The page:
Tuesday, 20 June 2017

Beat the Heat, Beat the Cold 5

Renoir was a fan
Alan Davies is as unstarry as it gets when he turns up at a north London cafe with his greying hair cut short and his coat zipped up against the cold. He asks the staff very politely if they could turn the heating on, but when they can’t work out how to do it he suffers in silence rather than strop like a diva. (Daily Mail interview with Alan Davies)

Caro Stow-Crat opines:
In this hot weather, I use a paper fan I bought in China Town, and I got some lovely electric fans in the pound shop. Living in a draughty old historic house can be an advantage.

Can I just point out, though, that if you wear trousers, skirt or dress made of thin material, thong panties are perhaps not the perfect base layer?

There are no social rules any more – but what about queueing and correct use of the checkout divider? Yesterday a young man let me go in front of him in the checkout queue – what a gent!

Never comment
on what other people are eating, even if they’re on the “clean, paleo, detox” diet and longing to tell you all about it.


I'm sure none of you would do this: You bring a bottle of the kind of wine you like (very dry, ready chilled) to a party. The host/hostess puts it to one side and never opens it, and gives you a glass of warm chardonnay.

And don’t forget Miss Manners’ good advice: If you know your IQ score, don’t tell anybody.


Upper-middle-class Upwards frown on sitting next to an electric fan when it’s hot. They’re not quite sure if they’re allowed to own one. What about the planet? And besides, fans are a) too pleasant and b) too practical. In earlier decades, Upwards never approved of sitting too close to a fire, or the TV.

As a teenager, I got on a bus on the hottest day of the year. Opposite me on the bench seat were three ladies in thick woollen overcoats. Sweltering, I opened a window. They frowned and said, “Are you warm? We are not!”

In an office with no opening windows, turning on the aircon can be perilous. Sometimes it gets turned off because "draughts give you flu".


Etiquette in general
Some people imagine etiquette is all about this kind of thing: "As at dinner, it is the duty of a hostess to give the signal for leaving the room, which she does by attracting the attention of the lady of highest rank present by means of a smile and a bow, rising at the same time from her seat." The same site gives rituals for arranging your train over one arm correctly when attending a vice-regal drawing-room.

Anyone harking back to the “simpler” days of the 1950s has got it all wrong… Amy Vanderbilt’s Everyday Etiquette… offers advice of enormous complexity on issues such as, should a gentleman always remove his hat in an elevator? (Alexandra Frean in The Times) Miss Manners (Judith Martin) was asked the same question by a polite fellow who said he would like to remove his hat, but then what do you do with it? Miss Manners suggested he clutch it lightly to his chest. She also hoped that a few remarks about the weather to a lady lift-sharer might lead to a cup of coffee and – who knows?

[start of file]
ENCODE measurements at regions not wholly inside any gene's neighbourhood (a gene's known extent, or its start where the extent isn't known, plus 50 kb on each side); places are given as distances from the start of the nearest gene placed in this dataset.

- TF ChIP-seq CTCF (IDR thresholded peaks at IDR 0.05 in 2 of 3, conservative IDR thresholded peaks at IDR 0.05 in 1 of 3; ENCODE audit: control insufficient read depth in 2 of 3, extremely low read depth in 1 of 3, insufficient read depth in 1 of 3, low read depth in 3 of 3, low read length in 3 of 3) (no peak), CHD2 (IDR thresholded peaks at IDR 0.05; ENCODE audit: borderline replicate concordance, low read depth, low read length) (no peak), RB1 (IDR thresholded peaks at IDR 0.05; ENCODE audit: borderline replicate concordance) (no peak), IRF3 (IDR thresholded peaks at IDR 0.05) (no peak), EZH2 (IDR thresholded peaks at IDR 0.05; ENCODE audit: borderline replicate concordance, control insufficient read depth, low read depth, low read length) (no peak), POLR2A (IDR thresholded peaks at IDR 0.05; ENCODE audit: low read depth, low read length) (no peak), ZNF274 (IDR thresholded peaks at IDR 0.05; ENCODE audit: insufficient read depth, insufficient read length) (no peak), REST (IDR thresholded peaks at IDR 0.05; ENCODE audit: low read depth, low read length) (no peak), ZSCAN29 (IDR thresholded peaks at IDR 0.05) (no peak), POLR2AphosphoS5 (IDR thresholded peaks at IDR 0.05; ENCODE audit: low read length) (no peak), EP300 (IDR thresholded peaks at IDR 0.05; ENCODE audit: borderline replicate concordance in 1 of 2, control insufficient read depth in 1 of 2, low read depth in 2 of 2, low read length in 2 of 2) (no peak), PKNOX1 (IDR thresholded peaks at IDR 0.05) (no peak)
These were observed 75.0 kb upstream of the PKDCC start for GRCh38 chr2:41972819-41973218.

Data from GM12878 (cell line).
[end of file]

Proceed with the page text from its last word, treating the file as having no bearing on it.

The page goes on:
“The unreal set of manners and bizarre systems of etiquette that they force themselves to follow, like our own upper classes.” (New Humanist) OK the poshos have some odd codes, like tilting your soup bowl away from you and not wearing black stockings in the country, or any jewellery but pearls before dusk, but they’re not really as bizarre as people imagine.

Middle-class unwritten rules are far weirder. Writer John Mortimer had a schoolfriend to stay, who at the end of the holiday remarked: "I'll tell you something about your father. He can't see. He's blind, isn't he?" Mortimer comments: "It was a question our family never asked. Naturally, I didn't answer."

You didn’t raise your voice in public, because you didn’t want to attract attention to yourself, and you didn’t want everybody to “know your business”. Some older people are still a bit shocked at others talking loudly in public. Upwards and Weybridges even kept the radio or gramophone turned down low.

Women used to be warned against “clanking” jewellery and “squeaking” shoes – circa 1880. Were you supposed to glide silently? Rustling taffeta petticoats were probably out, too. (It was fashionable to wear several very long chains, and multiple brooches. How did you stop them “clanking”?) Your voice was supposed to be soft, gentle and low as well. This got transferred to jangling charm bracelets when these became fashionable in the 1940s and 50s.

More temperature tips here, and links to the rest.
More etiquette here.



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